Q&A with Women's Art Register

Interview with Danielle Hakim and Sally Northfield, Co-Convenors of Women's Arts Register.

Image: Ephemera and slides held in the Women's Art Register collection circa 1975, photograph courtesy the Women's Art Register.

How has the Women’s Arts Register continued and been managed to the present day?

The Women's Art Register has been an active arts organisation for over 40 years and is entirely volunteer run. We are the co-conveners (as of 2016) and there are a committee of women who help with the running of the organisation such as archiving, finance, membership etc. We also host internships.
WAR has survived on a grass roots level with minimal financial backing mainly through donations and the support of our members and arts community. Occasionally some grants too - when we have the time to write them! It makes it really difficult for us to run day to day without any paid staff but we achieve a great deal with little.
We have always had an open collection policy which means our collection of women's art making is diverse and has many voices. Included in the collection are women artists from a large array of media including ceramics, textiles, photography, new media, painting and sculpture.The documentation of the works by these artists shows a large variety of social conditions and social comment. Our collection is still growing and we still have the same collection policy as when the organisation was founded in 1975!

Do you feel the Register is as important today as it was when it started?

Absolutely! If not more so. Women are still fighting for equity and in a way not much has changed since 1975 when WAR was founded. For us at the Women's Art Register we are fighting for equity in the arts by supporting female artists. Similar feminist activist projects like CoUNTess make this inequality very clear when you see that women still aren't receiving the same exposure or rates of pay as their male counterparts. It’s important to challenge the patriarchy to fight for equality so that women artists are not forgotten and their significant contributions to culture live on.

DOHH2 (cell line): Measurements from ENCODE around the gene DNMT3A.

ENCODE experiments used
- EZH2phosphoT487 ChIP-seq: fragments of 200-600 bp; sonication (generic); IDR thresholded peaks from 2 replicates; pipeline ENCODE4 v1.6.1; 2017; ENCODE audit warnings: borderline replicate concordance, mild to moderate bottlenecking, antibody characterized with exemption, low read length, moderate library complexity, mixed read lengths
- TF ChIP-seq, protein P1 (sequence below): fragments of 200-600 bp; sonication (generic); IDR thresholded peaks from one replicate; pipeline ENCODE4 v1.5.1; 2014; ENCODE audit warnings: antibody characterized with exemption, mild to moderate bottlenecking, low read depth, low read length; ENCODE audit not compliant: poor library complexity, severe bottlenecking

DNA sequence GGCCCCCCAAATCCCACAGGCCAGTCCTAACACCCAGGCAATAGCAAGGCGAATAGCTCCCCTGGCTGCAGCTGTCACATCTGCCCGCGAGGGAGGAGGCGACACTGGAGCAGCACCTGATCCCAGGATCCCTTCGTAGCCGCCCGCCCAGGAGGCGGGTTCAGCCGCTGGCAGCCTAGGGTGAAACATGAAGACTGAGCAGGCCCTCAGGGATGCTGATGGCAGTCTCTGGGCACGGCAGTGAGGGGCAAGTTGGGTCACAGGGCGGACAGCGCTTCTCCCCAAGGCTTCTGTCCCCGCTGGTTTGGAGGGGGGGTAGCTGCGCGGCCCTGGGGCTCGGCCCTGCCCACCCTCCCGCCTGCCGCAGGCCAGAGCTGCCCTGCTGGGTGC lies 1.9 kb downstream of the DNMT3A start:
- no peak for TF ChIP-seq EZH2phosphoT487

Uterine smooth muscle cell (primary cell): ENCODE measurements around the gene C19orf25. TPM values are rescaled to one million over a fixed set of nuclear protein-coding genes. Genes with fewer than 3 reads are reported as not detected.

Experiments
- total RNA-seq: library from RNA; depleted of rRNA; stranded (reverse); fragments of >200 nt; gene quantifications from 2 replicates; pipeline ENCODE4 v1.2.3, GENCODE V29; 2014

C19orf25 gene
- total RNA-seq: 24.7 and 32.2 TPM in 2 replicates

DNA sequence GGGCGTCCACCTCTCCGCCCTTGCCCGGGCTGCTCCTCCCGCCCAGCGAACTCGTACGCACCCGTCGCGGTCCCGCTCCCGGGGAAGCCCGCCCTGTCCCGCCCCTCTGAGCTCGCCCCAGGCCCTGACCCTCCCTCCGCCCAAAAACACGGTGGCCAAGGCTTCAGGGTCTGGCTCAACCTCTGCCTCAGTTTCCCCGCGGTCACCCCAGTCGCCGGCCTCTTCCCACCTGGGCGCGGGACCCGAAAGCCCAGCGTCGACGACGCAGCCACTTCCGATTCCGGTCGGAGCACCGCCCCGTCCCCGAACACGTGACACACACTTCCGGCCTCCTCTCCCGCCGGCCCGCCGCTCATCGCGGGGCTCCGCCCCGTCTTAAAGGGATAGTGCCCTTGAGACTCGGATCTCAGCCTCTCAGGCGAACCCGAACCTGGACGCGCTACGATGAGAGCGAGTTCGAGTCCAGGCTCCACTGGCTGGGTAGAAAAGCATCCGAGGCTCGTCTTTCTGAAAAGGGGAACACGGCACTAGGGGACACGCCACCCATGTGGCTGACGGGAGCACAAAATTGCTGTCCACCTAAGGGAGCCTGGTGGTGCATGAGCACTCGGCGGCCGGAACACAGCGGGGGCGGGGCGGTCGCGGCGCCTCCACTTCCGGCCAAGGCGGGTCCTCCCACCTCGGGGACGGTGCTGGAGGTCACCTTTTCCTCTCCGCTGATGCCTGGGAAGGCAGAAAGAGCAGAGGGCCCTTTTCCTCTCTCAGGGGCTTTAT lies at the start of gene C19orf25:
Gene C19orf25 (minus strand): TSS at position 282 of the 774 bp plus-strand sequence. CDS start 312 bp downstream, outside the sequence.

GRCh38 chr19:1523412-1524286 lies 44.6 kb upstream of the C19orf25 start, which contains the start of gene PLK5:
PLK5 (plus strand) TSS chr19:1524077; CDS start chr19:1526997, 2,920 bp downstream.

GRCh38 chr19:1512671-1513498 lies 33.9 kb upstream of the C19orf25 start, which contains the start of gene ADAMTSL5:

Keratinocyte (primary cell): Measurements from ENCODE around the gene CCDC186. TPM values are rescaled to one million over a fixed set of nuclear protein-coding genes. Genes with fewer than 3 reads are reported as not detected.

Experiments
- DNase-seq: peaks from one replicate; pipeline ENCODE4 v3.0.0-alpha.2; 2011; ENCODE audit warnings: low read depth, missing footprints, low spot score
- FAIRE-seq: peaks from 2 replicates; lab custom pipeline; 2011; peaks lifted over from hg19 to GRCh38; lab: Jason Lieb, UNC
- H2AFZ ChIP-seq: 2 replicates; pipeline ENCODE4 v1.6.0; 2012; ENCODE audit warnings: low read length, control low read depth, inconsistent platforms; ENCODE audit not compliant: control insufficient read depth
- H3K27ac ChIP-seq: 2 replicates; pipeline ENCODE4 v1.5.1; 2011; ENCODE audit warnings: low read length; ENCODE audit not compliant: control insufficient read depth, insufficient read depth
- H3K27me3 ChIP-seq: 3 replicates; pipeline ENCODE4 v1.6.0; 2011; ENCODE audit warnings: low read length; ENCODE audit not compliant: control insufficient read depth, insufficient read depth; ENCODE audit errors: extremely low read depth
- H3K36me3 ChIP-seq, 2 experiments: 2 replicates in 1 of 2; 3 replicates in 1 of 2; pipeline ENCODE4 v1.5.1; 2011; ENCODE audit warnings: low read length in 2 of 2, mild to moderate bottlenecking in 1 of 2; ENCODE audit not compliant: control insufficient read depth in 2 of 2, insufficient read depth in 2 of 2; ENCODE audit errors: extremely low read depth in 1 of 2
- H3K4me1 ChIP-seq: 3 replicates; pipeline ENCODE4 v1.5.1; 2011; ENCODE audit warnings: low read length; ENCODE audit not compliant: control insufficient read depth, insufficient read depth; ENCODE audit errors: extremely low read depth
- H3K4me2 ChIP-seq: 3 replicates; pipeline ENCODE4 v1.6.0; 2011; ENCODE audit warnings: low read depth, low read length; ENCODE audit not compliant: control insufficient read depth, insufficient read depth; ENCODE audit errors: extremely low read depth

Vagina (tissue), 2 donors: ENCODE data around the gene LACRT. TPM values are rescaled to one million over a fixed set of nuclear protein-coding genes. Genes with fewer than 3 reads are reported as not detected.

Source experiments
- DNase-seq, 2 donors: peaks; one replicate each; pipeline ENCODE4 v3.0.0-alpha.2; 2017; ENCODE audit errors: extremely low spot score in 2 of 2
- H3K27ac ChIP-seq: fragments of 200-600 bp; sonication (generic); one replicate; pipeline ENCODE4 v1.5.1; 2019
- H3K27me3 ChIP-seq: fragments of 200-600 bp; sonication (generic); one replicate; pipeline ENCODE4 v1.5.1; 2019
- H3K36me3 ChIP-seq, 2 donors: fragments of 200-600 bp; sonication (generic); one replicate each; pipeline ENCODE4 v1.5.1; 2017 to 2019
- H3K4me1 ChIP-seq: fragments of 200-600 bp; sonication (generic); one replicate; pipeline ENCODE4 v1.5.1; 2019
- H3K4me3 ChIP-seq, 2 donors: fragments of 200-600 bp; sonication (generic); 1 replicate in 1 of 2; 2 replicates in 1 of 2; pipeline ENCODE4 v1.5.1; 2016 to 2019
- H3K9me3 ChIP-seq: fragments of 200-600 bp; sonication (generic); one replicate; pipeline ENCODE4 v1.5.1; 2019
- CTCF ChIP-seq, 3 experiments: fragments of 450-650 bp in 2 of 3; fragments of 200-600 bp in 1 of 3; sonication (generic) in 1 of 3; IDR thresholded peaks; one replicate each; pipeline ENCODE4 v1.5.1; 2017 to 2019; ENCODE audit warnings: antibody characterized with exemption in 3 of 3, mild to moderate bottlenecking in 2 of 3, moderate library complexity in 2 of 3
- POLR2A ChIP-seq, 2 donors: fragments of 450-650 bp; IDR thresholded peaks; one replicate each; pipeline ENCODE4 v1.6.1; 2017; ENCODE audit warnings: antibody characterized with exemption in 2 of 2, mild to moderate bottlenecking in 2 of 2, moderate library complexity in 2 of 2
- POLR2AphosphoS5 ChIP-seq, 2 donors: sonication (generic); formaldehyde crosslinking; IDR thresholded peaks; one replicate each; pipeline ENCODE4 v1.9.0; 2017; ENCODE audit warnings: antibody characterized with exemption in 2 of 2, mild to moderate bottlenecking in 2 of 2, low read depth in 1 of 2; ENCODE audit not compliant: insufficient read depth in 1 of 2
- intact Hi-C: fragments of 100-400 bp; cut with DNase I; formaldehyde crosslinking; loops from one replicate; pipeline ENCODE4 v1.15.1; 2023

Testament to the importance of the WAR archive is that we often hold collection material such as slides, old CVs and exhibition ephemera, that artists have since lost or even forgotten existed and that does not exist anywhere else. WAR has also been recognised as a Collection of National Significance by the National Library of Australia and is one of only two such collections in the world, the other being the Women’s Art Library in London, now part of Goldsmith’s Library, University of London. Interest in the Register is currently high as we hosted a festival called AS IF: 40 years beyond to celebrate our 40th Anniversary. This AS IF festival, a series of 13 curated events, won the best Visual Arts category in the 2015 Melbourne Fringe Festival.

How can people engage with the Women’s Arts Register today?

The collection is used as a teaching aid and reference resource by artists, curators, students, teachers, researchers, designers, educational institutions and the general public and archival material has been loaned out for exhibitions. Appointment to view the archive can be made by emailing us at womensartregister@gmail.com

Becoming a member is another way you can engage and support us as well as receiving member benefits and e-newsletters.
Occasionally we host events and exhibitions most recently the AS IF festival to celebrate our 40th Anniversary.
You can submit material to the archive if it is by or about Australian women artists; artists/curators can submit images of artworks and exhibitions as well as related ephemera (exhibition invites, catalogues etc), writers can submit articles/books/catalogues and gallerists can send us information about exhibitions.

We have an online presence through social media (Facebook, Instagram and Twitter) so you can follow us online too!

What have been the key activities/actions of the Women’s Arts Register?

Our key activities/actions are to document and preserve the artistic contributions of Australian women and to support and promote them. Since 1975 many women have contributed sets of slides of their artwork, along with paper documentation, articles and ephemera. Articles about Australian women artists in the print media have been continually collected, collated and filed for access by the public. The Register also publishes a feminist journal the "Bulletin" and has done since 1988.The Bulletin has kept the members informed about art events, news and provided analysis by peers. We have also organised exhibitions, forums and workshops and advocate for female artists. Most recently we have been involved in campaigning for the defaced Women’s Mural: Bomboniere to Barbed Wire to remain a space to celebrate the lives of women

Where would you like to see the Women’s Arts Register in the future?
We would like to see WAR fully funded and perhaps in new premises that accommodates expansion. To have a new space with a research lab, library and a gallery to hold forums and showcase exhibitions by female artists and ephemera from the collection. To have archivists rehouse the collection so that it is conserved in the best possible manner, copyright clearance so that digitised images can be viewed online and a searchable database of items in the collection accessible online. Setting up a residency for feminist artists, curators and researchers is also a dream.
WAR has an incredible amount of potential, we want to see it realised. We are ambitious and know it might take a while but this is the future we want to see!